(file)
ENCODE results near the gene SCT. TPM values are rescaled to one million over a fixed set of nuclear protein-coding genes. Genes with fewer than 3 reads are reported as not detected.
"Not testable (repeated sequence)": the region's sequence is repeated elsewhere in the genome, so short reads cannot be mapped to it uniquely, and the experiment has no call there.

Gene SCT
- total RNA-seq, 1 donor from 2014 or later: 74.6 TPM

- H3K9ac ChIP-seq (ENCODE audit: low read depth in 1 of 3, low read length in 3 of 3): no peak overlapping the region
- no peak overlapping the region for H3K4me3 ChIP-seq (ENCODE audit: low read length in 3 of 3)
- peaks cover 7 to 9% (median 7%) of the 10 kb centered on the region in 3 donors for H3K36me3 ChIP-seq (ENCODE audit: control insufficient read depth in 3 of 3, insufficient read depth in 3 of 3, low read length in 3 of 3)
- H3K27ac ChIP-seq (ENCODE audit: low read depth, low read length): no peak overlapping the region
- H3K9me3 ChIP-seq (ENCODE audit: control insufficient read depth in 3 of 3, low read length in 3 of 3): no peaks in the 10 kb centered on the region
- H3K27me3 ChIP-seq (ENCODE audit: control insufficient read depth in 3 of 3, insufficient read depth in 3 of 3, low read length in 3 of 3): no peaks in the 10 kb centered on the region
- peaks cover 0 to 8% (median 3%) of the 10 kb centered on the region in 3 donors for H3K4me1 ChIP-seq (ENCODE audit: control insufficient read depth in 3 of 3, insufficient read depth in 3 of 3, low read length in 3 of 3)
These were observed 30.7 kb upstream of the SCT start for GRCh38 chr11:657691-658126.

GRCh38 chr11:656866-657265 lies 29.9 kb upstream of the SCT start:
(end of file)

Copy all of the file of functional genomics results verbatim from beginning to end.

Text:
ENCODE results near the gene SCT. TPM values are rescaled to one million over a fixed set of nuclear protein-coding genes. Genes with fewer than 3 reads are reported as not detected.
"Not testable (repeated sequence)": the region's sequence is repeated elsewhere in the genome, so short reads cannot be mapped to it uniquely, and the experiment has no call there.

Gene SCT
- total RNA-seq, 1 donor from 2014 or later: 74.6 TPM

- H3K9ac ChIP-seq (ENCODE audit: low read depth in 1 of 3, low read length in 3 of 3): no peak overlapping the region
- no peak overlapping the region for H3K4me3 ChIP-seq (ENCODE audit: low read length in 3 of 3)
- peaks cover 7 to 9% (median 7%) of the 10 kb centered on the region in 3 donors for H3K36me3 ChIP-seq (ENCODE audit: control insufficient read depth in 3 of 3, insufficient read depth in 3 of 3, low read length in 3 of 3)
- H3K27ac ChIP-seq (ENCODE audit: low read depth, low read length): no peak overlapping the region
- H3K9me3 ChIP-seq (ENCODE audit: control insufficient read depth in 3 of 3, low read length in 3 of 3): no peaks in the 10 kb centered on the region
- H3K27me3 ChIP-seq (ENCODE audit: control insufficient read depth in 3 of 3, insufficient read depth in 3 of 3, low read length in 3 of 3): no peaks in the 10 kb centered on the region
- peaks cover 0 to 8% (median 3%) of the 10 kb centered on the region in 3 donors for H3K4me1 ChIP-seq (ENCODE audit: control insufficient read depth in 3 of 3, insufficient read depth in 3 of 3, low read length in 3 of 3)
These were observed 30.7 kb upstream of the SCT start for GRCh38 chr11:657691-658126.

GRCh38 chr11:656866-657265 lies 29.9 kb upstream of the SCT start: